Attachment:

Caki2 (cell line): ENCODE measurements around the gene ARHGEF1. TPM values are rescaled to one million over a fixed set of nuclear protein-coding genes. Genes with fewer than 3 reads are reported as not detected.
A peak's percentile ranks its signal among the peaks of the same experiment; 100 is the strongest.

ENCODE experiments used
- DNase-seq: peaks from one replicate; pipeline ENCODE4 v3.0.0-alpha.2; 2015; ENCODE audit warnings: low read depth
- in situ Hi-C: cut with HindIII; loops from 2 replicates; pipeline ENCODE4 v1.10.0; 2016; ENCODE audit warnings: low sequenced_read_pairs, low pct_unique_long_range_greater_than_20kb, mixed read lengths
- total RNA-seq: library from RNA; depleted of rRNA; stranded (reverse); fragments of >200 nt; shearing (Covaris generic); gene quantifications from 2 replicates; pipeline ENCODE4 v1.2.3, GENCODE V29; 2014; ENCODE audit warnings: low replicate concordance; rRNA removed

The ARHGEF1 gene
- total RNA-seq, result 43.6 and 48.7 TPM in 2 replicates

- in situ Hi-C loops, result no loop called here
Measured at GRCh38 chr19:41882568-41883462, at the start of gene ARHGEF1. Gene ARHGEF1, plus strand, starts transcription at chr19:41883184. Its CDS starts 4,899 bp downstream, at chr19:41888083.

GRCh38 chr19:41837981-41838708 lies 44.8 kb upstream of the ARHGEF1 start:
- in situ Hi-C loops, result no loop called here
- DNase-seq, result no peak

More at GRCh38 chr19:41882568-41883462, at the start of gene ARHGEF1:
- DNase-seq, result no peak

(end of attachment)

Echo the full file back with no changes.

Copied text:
Caki2 (cell line): ENCODE measurements around the gene ARHGEF1. TPM values are rescaled to one million over a fixed set of nuclear protein-coding genes. Genes with fewer than 3 reads are reported as not detected.
A peak's percentile ranks its signal among the peaks of the same experiment; 100 is the strongest.

ENCODE experiments used
- DNase-seq: peaks from one replicate; pipeline ENCODE4 v3.0.0-alpha.2; 2015; ENCODE audit warnings: low read depth
- in situ Hi-C: cut with HindIII; loops from 2 replicates; pipeline ENCODE4 v1.10.0; 2016; ENCODE audit warnings: low sequenced_read_pairs, low pct_unique_long_range_greater_than_20kb, mixed read lengths
- total RNA-seq: library from RNA; depleted of rRNA; stranded (reverse); fragments of >200 nt; shearing (Covaris generic); gene quantifications from 2 replicates; pipeline ENCODE4 v1.2.3, GENCODE V29; 2014; ENCODE audit warnings: low replicate concordance; rRNA removed

The ARHGEF1 gene
- total RNA-seq, result 43.6 and 48.7 TPM in 2 replicates

- in situ Hi-C loops, result no loop called here
Measured at GRCh38 chr19:41882568-41883462, at the start of gene ARHGEF1. Gene ARHGEF1, plus strand, starts transcription at chr19:41883184. Its CDS starts 4,899 bp downstream, at chr19:41888083.

GRCh38 chr19:41837981-41838708 lies 44.8 kb upstream of the ARHGEF1 start:
- in situ Hi-C loops, result no loop called here
- DNase-seq, result no peak

More at GRCh38 chr19:41882568-41883462, at the start of gene ARHGEF1:
- DNase-seq, result no peak